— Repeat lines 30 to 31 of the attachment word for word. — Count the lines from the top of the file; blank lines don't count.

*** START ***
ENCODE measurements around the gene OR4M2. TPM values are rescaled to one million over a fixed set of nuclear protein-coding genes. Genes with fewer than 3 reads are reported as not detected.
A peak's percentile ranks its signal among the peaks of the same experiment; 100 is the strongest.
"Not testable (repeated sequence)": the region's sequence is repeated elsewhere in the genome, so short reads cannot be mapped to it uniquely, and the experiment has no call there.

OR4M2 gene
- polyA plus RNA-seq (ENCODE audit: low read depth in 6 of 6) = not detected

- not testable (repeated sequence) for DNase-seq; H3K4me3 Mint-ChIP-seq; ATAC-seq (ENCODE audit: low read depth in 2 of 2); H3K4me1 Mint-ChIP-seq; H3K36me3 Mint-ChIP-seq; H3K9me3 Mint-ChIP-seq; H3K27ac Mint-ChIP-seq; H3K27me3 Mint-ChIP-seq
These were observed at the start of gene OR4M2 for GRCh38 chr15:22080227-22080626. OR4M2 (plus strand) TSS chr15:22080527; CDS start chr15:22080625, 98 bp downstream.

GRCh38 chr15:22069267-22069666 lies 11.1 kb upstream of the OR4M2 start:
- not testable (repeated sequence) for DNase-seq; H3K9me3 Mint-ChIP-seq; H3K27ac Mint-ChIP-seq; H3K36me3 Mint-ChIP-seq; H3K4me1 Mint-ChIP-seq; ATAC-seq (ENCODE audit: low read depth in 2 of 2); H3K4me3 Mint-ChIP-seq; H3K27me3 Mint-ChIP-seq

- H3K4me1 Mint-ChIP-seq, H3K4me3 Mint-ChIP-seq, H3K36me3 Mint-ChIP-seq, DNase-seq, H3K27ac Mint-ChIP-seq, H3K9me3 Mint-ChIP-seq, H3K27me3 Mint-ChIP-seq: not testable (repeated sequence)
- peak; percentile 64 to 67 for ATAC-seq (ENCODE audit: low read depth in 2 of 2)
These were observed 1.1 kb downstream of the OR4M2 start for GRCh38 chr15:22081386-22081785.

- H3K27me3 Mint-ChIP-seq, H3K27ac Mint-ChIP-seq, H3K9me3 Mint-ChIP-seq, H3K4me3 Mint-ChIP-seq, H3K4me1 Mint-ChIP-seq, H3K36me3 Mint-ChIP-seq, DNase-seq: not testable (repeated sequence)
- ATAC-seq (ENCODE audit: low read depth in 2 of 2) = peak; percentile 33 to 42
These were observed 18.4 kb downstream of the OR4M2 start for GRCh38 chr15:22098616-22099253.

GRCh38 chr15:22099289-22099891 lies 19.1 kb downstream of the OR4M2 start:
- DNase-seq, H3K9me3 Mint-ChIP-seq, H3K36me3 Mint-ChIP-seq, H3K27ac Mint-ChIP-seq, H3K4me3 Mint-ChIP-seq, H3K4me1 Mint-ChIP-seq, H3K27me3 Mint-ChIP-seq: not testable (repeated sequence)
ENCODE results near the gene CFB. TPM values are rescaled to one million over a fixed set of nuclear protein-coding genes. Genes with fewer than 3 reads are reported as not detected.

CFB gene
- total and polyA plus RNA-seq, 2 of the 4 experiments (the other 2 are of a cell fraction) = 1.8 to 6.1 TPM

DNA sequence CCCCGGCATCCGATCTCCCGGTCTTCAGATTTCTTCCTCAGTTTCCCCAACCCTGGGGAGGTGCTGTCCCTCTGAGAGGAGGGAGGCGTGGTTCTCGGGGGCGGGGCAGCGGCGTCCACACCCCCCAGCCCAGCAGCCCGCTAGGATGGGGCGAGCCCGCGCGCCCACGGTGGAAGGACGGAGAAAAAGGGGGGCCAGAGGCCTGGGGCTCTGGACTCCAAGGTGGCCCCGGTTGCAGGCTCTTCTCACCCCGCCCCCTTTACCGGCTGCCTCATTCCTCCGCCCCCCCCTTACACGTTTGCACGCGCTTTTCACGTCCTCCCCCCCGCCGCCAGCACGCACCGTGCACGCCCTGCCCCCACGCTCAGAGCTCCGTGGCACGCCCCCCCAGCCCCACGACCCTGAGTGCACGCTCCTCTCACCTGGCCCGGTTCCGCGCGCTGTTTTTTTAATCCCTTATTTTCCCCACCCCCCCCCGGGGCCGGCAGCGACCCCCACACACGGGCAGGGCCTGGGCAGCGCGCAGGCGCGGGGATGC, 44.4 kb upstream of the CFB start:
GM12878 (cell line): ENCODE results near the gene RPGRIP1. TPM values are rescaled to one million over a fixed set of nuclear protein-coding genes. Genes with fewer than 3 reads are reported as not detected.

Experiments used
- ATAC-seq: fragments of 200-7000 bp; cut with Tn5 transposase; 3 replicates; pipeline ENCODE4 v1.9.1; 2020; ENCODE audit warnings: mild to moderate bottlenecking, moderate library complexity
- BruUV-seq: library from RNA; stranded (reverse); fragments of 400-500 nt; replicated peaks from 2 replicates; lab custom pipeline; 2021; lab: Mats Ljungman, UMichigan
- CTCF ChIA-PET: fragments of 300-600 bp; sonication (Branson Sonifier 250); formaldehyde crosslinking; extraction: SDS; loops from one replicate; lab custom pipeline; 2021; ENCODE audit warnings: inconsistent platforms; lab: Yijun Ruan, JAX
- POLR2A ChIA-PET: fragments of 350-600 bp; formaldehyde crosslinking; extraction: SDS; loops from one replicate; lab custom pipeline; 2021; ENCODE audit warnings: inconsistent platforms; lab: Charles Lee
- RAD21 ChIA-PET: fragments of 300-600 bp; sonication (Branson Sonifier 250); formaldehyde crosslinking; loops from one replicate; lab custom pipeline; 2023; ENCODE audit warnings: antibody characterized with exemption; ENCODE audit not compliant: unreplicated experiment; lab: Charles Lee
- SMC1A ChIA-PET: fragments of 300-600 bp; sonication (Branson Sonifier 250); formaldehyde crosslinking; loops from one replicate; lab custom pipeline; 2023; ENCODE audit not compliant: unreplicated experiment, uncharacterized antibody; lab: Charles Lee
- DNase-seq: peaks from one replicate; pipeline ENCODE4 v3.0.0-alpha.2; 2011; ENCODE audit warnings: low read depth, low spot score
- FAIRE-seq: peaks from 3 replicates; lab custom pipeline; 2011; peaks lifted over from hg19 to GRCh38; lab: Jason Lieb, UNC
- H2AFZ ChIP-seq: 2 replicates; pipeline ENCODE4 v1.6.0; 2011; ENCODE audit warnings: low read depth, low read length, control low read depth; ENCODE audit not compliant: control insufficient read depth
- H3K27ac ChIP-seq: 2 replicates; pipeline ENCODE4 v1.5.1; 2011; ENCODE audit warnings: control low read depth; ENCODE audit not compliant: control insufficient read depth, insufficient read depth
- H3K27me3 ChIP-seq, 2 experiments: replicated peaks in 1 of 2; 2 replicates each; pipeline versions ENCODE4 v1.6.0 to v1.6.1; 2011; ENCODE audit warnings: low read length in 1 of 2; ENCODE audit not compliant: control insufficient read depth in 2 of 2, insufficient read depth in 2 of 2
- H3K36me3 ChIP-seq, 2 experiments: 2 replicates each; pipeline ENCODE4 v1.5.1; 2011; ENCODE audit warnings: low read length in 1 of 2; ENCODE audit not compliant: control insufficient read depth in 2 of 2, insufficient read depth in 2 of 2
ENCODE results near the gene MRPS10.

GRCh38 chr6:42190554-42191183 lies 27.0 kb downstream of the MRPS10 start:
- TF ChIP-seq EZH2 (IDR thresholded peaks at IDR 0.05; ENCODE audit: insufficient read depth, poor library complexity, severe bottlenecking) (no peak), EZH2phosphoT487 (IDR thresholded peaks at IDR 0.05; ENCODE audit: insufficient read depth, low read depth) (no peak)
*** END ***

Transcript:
- DNase-seq: peaks from one replicate; pipeline ENCODE4 v3.0.0-alpha.2; 2011; ENCODE audit warnings: low read depth, low spot score
- FAIRE-seq: peaks from 3 replicates; lab custom pipeline; 2011; peaks lifted over from hg19 to GRCh38; lab: Jason Lieb, UNC